It is absolutely necessary research car repair shops to prevent being the victim of price gauging or fraud. But it can also be frustrating, since most customers are not mechanics, don’t know the language and might be intimidated by that lack of knowledge. When searching for the right shop, ask yourself these important questions.
Are All Mechanics Certified Auto Technicians?
With certified technicians, you will rest easy knowing that your car is in capable hands. They typically must pass rigorous training classes to receive the certification.
With What Kind of Association Is the Garage Affiliated?
Associations hold a garage to a strict code of ethics. A repair shop that is part of an association will make sure to deal with a customer ethically.
What Is the Hourly Rate?
Not only will you have to pay for the part, but you’ll also pay the labor costs for the mechanic to install it. Find out the hourly rate; not all garages are the same. Certified technicians come at a higher cost, but remember that you’re paying for peace of mind, too.
Is the Garage Licensed?
Check to see whether repair shops in your state need to be licensed. The Attorney General’s office will have information on whether repair shops need licensing to operate.
After you’ve chosen the repair shop you’d like to investigate further, arm yourself with knowledge of some car repair language. It’s important to know the essential parts of your vehicle so you’ll understand the work being done on it.
Not all parts are the same. Parts are classified into three categories. Most customers assume that they are paying for new parts, but that’s not always true.
New Parts: These are original parts or parts made by the manufacturer of the vehicle. They are often more expensive than other parts.
Re-Manufactured, Reconditioned or Rebuilt Parts: These parts have been restored to working condition. They are generally cheaper than new parts and have a warranty from the manufacturer.
Salvage: These parts are taken from another vehicle. These used parts may or may not be reliable and contain no warranty.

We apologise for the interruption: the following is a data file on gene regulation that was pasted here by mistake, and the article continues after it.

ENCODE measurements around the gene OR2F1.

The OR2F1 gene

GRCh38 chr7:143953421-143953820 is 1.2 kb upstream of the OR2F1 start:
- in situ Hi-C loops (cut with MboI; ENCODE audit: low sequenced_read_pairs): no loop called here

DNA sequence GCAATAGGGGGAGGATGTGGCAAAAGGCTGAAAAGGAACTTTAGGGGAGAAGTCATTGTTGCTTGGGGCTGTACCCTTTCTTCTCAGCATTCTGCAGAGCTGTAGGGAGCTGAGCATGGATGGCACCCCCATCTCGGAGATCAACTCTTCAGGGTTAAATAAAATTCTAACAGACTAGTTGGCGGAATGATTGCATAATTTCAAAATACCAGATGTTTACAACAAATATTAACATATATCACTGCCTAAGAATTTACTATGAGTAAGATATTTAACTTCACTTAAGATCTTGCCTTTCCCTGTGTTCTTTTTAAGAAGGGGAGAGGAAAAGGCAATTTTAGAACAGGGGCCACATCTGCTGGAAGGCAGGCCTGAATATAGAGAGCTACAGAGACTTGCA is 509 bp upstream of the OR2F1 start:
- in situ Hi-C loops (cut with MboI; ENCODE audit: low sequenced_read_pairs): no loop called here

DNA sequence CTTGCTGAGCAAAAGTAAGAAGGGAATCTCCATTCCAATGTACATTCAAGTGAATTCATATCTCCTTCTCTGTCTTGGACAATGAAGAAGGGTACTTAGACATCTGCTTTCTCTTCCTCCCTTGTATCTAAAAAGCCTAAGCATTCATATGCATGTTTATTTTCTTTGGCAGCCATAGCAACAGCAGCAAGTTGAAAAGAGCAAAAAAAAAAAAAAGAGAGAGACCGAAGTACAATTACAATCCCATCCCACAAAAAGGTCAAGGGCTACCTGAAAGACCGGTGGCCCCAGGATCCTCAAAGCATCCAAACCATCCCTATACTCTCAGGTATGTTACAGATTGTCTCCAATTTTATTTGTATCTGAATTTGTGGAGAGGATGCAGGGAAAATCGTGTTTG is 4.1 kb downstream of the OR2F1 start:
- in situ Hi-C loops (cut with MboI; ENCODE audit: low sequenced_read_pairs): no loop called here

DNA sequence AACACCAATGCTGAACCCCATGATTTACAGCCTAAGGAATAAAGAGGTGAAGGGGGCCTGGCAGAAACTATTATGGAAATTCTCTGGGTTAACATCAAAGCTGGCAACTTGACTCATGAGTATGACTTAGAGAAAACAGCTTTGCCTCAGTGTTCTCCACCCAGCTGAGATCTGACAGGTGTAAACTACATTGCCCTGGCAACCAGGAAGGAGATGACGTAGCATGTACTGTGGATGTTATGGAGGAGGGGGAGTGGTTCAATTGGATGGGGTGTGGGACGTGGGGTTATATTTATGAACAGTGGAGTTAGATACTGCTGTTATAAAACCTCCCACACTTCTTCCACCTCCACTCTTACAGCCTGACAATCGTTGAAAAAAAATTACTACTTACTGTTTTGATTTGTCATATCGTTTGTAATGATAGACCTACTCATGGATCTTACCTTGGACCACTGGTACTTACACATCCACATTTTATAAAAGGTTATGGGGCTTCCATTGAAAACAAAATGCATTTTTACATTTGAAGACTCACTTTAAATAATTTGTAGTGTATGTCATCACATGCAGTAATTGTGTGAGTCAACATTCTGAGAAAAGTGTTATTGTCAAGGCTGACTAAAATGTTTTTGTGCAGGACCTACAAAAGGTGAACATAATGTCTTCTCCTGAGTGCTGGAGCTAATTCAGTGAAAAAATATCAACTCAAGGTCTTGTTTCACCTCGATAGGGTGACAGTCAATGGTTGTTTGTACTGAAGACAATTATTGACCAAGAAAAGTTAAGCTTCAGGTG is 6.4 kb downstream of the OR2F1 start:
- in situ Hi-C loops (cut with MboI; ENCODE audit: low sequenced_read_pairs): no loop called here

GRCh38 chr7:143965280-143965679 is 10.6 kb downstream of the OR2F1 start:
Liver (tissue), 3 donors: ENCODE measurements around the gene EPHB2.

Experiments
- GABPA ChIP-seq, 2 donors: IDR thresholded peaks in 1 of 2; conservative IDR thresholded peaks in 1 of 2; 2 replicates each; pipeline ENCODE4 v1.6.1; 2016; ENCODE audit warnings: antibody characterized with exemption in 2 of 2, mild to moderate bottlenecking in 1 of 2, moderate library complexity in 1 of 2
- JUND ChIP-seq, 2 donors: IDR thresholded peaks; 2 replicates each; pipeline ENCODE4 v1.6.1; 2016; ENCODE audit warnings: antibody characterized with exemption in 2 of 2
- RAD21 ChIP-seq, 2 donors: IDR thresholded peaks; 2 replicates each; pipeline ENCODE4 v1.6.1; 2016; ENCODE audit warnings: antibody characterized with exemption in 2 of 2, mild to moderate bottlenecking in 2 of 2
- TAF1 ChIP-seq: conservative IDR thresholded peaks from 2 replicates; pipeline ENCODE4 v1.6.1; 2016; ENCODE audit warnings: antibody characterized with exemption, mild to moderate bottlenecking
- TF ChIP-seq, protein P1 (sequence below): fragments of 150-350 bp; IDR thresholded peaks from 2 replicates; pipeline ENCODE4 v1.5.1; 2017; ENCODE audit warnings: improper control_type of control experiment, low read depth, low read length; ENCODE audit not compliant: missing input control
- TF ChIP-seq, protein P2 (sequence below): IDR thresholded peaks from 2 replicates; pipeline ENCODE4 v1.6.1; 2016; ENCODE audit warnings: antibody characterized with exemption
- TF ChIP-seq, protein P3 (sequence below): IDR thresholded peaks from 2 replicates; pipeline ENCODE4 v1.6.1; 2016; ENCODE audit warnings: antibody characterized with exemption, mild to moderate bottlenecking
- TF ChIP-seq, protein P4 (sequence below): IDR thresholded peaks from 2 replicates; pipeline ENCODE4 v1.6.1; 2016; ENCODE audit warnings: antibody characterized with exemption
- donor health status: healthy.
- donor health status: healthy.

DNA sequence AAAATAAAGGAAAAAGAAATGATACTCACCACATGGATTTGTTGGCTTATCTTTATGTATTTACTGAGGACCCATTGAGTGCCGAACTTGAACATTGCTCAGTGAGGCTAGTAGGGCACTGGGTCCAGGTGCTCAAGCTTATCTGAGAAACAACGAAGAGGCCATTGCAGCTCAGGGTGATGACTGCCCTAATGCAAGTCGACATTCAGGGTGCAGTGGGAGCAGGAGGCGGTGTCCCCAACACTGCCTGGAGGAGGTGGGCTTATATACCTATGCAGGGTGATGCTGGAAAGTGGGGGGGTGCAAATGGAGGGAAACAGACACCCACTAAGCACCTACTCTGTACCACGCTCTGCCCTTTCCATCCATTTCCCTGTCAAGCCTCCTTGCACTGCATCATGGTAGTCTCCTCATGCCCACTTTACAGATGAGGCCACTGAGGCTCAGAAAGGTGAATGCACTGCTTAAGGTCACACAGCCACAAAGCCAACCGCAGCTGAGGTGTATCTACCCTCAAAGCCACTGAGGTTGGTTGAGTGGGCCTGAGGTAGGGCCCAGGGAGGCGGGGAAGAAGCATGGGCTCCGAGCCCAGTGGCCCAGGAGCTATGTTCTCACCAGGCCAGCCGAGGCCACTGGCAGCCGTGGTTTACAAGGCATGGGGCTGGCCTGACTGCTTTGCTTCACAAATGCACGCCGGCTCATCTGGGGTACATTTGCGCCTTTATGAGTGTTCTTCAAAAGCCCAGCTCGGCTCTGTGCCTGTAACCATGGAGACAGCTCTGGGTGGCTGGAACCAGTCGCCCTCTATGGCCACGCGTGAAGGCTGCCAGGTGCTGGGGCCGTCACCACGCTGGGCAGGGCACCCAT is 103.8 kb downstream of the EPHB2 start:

Some garages only install new parts. Other garages might offer reconditioned or rebuilt parts. Ask the garage what kind of parts they use on repairs.
Diagnostics and Written Estimates
If you decide to get a diagnostic done on your vehicle, make sure you clearly state to the mechanic that you wish for a written estimate before any work is completed. Unfortunately, some disreputable garages will get a car on the lift and disassemble it before detailing major work that needs to be done immediately. Customers can be frightened into completing work for a high cost.
If you’re in doubt or feel pressured, ask to have the car reassembled and take it to another garage for a second opinion.
After researching and finding a reputable repair shop, make sure to help your mechanic understand the problem. Common sounds can indicate problems, but you’ll need to know how to describe the noise correctly. For example:
Squeal: A sharp noise relating to the speed of the engine. Could be a worn belt.
Click: A click noise could be a loose wheel cover or bent fan blade.
Screech: A sound that usually occurs when braking and indicates a worn break pad.
Rumble: A low-pitched rumble could be a muffler problem or a worn universal joint.
Clunk: A sound especially prevalent when going over bumps or potholes. Indicates a loose suspension or loose muffler.